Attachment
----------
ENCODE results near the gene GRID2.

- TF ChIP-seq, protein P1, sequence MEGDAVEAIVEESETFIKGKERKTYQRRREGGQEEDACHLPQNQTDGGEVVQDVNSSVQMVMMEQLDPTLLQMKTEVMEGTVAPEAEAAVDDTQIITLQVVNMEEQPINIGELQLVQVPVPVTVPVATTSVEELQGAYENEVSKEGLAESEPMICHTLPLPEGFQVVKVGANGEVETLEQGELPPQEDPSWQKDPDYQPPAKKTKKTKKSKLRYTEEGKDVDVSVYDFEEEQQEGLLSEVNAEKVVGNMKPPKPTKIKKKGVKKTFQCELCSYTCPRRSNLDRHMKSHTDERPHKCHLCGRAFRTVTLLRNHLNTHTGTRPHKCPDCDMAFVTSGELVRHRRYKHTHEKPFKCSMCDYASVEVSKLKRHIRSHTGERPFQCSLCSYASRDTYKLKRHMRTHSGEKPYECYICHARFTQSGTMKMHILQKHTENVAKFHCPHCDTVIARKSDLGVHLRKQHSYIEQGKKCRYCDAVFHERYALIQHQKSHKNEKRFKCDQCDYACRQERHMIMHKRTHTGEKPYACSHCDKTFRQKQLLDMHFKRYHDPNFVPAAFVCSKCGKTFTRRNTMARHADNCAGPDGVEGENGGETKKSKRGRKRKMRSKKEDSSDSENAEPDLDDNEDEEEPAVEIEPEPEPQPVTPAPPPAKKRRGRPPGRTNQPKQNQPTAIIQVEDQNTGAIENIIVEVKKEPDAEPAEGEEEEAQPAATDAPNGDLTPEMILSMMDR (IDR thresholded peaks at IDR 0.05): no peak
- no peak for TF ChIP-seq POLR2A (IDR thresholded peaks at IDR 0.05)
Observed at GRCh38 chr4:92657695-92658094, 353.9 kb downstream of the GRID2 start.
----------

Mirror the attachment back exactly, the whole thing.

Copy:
ENCODE results near the gene GRID2.

- TF ChIP-seq, protein P1, sequence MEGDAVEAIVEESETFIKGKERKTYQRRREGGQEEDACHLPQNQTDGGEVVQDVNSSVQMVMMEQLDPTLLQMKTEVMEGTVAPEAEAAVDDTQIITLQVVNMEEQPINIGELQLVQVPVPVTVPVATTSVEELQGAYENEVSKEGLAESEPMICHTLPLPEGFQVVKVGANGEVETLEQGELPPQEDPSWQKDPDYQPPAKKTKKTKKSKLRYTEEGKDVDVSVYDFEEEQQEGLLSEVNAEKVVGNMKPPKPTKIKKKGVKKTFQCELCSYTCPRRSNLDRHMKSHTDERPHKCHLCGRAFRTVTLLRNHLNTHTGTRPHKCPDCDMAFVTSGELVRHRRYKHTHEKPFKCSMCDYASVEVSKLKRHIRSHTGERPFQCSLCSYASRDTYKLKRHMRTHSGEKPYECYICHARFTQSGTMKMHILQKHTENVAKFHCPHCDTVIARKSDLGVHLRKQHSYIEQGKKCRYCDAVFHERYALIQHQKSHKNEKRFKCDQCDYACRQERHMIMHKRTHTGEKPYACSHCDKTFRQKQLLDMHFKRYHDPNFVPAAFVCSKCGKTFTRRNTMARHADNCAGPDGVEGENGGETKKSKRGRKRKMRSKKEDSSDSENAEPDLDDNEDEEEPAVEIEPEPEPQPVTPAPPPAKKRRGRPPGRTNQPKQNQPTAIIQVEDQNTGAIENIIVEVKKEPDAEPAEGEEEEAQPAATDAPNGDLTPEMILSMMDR (IDR thresholded peaks at IDR 0.05): no peak
- no peak for TF ChIP-seq POLR2A (IDR thresholded peaks at IDR 0.05)
Observed at GRCh38 chr4:92657695-92658094, 353.9 kb downstream of the GRID2 start.